Lilyturf or Liriope is little known among gardeners. With its violet flower clusters, it is a precious garden rarity. Here’s how to plant and care for it.

Jan 18, 2021 08:30 pm
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Growth type
  • Perennial plant
  • Tuber
Growth height (from)
from 80 cm to 100 cm
Growth width (from)
from 40 cm to 60 cm
Growth characteristics
  • cushion-forming
  • horst-forming
  • tight
Flower color
  • purple
  • blue
Flowering time (month)
  • August to October
Flower shape
  • tight
  • Bells
  • Candle-like
  • Cluster
Leaf color
  • green
page format
  • full margined
  • grassy
  • oblong
  • lineal
Sheet properties
  • wintergreen
Fruit color
  • black
  • blue
Fruit shape
  • Capsule
  • semi-shade to shady
Soil type
  • gravelly
  • loamy
Soil Moisture
  • fresh to humid
ph value
  • weakly acidic
Lime compatibility
  • sensitive to lime
Nutrient requirements
  • nutrient-rich
  • rich in humus
Decorative or utility value
  • Flower Decoration
Winter Hardness
  • conditionally hardy
Climate zones according to USDA
  • 6
areas of life
  • GR2
  • ST2
  • Flowerbeds
  • ground cover
  • Borders
  • Planters
  • Underplanting
  • Rebates
Garden style
  • Flower garden
  • natural garden
  • Pot garden
  • Forest Garden

Lilyturf (Liriope muscari), often simply called Liriope, is one of six species within the genus Liriope. It originated from Asia (China and Japan) and is assigned to the botanical family Asparagaceae.


Liriope grows as a clump-forming shrub and does not form a cushion. It is frost-hardy and wintergreen, even at our latitudes. It grows straight upright from a bulb and reaches around 3 feet tall and approx. 24 inches wide. The entire plant is slightly poisonous.


The principle characteristic of the Lilyturf is its attractive, grass like foliage bundle. It has basal, hairless, linear, full margined leaves. Its fall foliage is an attractive yellow.


Liriope shows its striking, upright flower clusters from August to October, making it a stunning fall bloomer. Its flower candles consist of numerous blue-violet bell flowers and can reach up to 16 inches long.

Lilyturf flowers
The cluster-like inflorescences give the Lilyturf its name

Lily turfs form loculicidal, dark blue-black colored capsules which contain small seeds.


The exotic, fall bloomer prefers warm, semi-shady to shady locations. Lily turf also blooms readily in sunny locations, provided its wintergreen foliage is protected with brushwood from the drying winter sun during cold spells. The location should also protect the plant from heavy wind and rain.


The Lily turf grows particularly well in humus, slightly acidic and nutrient-rich soil. Gravelly-loamy, permeable soil at least 12 inches deep is ideal. Calciferous soils should be avoided.

Flowering Liriope muscari in front of fall foliage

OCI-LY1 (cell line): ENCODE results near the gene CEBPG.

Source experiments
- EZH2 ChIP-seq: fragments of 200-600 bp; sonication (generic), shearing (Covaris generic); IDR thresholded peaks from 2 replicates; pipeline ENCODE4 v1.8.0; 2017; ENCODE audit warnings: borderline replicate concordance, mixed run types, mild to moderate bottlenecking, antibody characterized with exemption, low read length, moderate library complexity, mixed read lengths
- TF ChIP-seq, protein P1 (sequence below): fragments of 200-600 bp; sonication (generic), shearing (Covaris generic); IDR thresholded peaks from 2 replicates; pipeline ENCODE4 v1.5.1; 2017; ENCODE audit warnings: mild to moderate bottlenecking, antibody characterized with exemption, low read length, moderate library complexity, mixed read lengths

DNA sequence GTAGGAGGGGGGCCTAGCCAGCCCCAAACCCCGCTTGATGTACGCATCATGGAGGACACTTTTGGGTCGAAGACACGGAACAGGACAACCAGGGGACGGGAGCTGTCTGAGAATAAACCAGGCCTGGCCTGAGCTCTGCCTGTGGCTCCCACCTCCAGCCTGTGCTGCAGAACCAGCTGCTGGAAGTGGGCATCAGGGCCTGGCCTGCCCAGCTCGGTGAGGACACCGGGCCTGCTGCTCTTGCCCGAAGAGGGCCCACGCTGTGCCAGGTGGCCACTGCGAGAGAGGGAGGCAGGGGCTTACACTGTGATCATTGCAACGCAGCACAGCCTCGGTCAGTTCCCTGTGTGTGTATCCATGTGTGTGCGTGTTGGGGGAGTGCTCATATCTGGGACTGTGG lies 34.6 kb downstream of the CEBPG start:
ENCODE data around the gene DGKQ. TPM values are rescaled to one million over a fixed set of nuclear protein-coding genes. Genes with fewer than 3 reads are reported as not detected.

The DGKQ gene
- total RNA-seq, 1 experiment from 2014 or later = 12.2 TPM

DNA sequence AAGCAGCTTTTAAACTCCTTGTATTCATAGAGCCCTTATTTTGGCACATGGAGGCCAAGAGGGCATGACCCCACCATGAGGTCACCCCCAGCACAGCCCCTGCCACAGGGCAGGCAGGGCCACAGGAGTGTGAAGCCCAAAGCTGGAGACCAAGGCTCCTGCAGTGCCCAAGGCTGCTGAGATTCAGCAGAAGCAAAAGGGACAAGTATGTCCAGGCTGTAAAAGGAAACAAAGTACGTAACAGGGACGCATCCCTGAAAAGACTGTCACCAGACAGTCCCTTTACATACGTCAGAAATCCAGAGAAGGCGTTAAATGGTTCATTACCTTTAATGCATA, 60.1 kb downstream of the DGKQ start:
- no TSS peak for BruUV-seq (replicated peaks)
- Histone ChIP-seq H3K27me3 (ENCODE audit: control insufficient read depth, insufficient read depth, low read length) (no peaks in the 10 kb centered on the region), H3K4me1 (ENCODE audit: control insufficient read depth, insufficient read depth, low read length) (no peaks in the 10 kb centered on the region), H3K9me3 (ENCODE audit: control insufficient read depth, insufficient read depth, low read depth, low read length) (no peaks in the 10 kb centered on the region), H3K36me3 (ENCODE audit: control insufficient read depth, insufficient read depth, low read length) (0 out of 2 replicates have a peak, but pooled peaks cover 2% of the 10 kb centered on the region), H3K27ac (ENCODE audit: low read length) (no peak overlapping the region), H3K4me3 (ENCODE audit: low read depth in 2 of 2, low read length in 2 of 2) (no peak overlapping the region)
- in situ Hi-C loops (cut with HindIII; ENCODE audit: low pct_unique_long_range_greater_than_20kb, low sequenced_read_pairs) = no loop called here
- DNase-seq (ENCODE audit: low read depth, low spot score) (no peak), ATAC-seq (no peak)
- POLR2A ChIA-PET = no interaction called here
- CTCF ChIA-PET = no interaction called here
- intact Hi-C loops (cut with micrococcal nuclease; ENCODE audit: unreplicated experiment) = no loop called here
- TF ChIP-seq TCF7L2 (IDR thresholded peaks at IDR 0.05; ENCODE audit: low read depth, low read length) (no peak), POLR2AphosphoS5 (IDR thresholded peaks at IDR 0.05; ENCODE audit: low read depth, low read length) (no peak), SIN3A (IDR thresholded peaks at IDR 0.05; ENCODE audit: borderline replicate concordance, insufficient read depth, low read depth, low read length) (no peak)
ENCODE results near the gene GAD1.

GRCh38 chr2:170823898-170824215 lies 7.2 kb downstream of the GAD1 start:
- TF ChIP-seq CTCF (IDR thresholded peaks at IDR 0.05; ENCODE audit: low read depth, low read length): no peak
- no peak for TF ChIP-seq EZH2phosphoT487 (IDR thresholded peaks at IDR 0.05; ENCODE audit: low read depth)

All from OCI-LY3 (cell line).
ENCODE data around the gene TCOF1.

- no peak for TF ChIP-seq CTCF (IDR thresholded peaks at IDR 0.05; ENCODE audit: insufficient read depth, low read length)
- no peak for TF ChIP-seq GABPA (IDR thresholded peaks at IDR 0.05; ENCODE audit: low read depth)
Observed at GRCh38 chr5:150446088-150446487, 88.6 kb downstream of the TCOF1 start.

With its blue-violet flowers, the Lily turf provides a beautiful contrast to colorful fall foliage

The best planting time for Liriope muscari is in the spring between March and April. This gives it enough time to take root before the next winter. Plants should be at a distance of approx. 10 inches from one another. when planting gives the Lily turf energy. Small groups of five to ten shrubs achieve a beautiful effect. The shrub can be sown directly in location from April. Only cover the light-germinating plant with a little soil and keep the sowing area moist.


Liriope muscari is a true rarity in gardens, although it is relatively easy-care. Keep the substrate moist but not wet. The Lily turf must be watered in particular during dry spells. Cut back the shrub by around a third in the spring. It’s best to use a garden sickle for large plants. Soon, fresh, even foliage bundles will grow back.


Large clumps can be divided every two to three years. Dig up the Liriope muscari root ball, shake off the excess soil and remove the weak roots. Separate the plant into sections using a spade. These can then be re-planted in the new location.


Lily turf is extremely versatile in the garden. Species which form off-shoots are perfect as easy-care groundcover. There are also clump-forming, beautiful flowering species and varieties, which are a real eye-catcher in the fall in multiple planted borders or as plants in smaller containers and pots. Liriope muscari can also be used advantageously as an edging plant and for planting under trees.

Liriope muscari and redvein enkianthus
Liriope muscari and redvein enkianthus (Enkianthus campanulatus) make excellent planting partners

Liriope muscari ‘Big Blue’ is a classic among the Lily turfs. This variety grows to around 20 inches tall. ‘Moneymaker’ is a very robust, abundantly flowering variety with decorative flower clusters above compact, wintergreen tufts of greenery. With its light, striped leaves, Liriope muscari ‘Variegata’ is an extravagant collector’s piece.


Lily turf can be propagated through seeds. For this, the seed stems are harvested in the fall and placed in a bag, the seeds are released by shaking or gently beating the bag. Keep the seeds in a dry, dark place throughout the winter and sow the plants directly in the flower bed in the spring, after the last frost.

Diseases and Pests

Liriope muscari sometimes suffers from anthracnose. This is a fungal disease which makes the leaves turn spotty and then die. All plant parts which are affected must be removed as quickly as possible and disposed of in the household garbage. Lily turf is not immune to root rot. In both cases a fungicide can help. The plant should be protected against snails, particularly when the leaf shoots appear in the spring.